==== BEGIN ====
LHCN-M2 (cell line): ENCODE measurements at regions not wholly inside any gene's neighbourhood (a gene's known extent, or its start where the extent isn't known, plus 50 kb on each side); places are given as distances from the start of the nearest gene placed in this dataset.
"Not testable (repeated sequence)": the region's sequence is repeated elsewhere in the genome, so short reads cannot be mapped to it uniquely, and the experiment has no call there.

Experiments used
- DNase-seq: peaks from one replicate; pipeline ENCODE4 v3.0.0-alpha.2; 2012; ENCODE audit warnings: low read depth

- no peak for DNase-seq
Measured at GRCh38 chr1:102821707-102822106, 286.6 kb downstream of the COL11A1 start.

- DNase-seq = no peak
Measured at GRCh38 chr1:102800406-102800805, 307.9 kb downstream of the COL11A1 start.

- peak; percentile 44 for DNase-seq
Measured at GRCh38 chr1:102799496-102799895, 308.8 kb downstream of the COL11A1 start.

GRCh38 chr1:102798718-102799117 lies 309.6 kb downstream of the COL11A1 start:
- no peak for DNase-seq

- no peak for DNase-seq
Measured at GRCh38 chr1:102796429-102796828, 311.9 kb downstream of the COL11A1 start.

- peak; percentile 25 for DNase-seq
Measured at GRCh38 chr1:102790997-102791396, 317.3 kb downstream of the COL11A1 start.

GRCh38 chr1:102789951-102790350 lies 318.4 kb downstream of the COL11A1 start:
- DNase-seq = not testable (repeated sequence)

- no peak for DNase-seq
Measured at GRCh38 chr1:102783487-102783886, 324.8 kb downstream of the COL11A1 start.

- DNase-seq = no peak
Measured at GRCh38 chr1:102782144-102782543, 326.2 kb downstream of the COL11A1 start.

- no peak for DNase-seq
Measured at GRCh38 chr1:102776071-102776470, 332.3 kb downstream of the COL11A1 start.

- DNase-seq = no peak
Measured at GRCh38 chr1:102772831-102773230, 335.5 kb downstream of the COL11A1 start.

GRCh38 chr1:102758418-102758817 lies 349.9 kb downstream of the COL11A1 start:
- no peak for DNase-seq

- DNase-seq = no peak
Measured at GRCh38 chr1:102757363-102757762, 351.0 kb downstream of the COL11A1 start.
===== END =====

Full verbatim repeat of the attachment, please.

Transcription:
LHCN-M2 (cell line): ENCODE measurements at regions not wholly inside any gene's neighbourhood (a gene's known extent, or its start where the extent isn't known, plus 50 kb on each side); places are given as distances from the start of the nearest gene placed in this dataset.
"Not testable (repeated sequence)": the region's sequence is repeated elsewhere in the genome, so short reads cannot be mapped to it uniquely, and the experiment has no call there.

Experiments used
- DNase-seq: peaks from one replicate; pipeline ENCODE4 v3.0.0-alpha.2; 2012; ENCODE audit warnings: low read depth

- no peak for DNase-seq
Measured at GRCh38 chr1:102821707-102822106, 286.6 kb downstream of the COL11A1 start.

- DNase-seq = no peak
Measured at GRCh38 chr1:102800406-102800805, 307.9 kb downstream of the COL11A1 start.

- peak; percentile 44 for DNase-seq
Measured at GRCh38 chr1:102799496-102799895, 308.8 kb downstream of the COL11A1 start.

GRCh38 chr1:102798718-102799117 lies 309.6 kb downstream of the COL11A1 start:
- no peak for DNase-seq

- no peak for DNase-seq
Measured at GRCh38 chr1:102796429-102796828, 311.9 kb downstream of the COL11A1 start.

- peak; percentile 25 for DNase-seq
Measured at GRCh38 chr1:102790997-102791396, 317.3 kb downstream of the COL11A1 start.

GRCh38 chr1:102789951-102790350 lies 318.4 kb downstream of the COL11A1 start:
- DNase-seq = not testable (repeated sequence)

- no peak for DNase-seq
Measured at GRCh38 chr1:102783487-102783886, 324.8 kb downstream of the COL11A1 start.

- DNase-seq = no peak
Measured at GRCh38 chr1:102782144-102782543, 326.2 kb downstream of the COL11A1 start.

- no peak for DNase-seq
Measured at GRCh38 chr1:102776071-102776470, 332.3 kb downstream of the COL11A1 start.

- DNase-seq = no peak
Measured at GRCh38 chr1:102772831-102773230, 335.5 kb downstream of the COL11A1 start.

GRCh38 chr1:102758418-102758817 lies 349.9 kb downstream of the COL11A1 start:
- no peak for DNase-seq

- DNase-seq = no peak
Measured at GRCh38 chr1:102757363-102757762, 351.0 kb downstream of the COL11A1 start.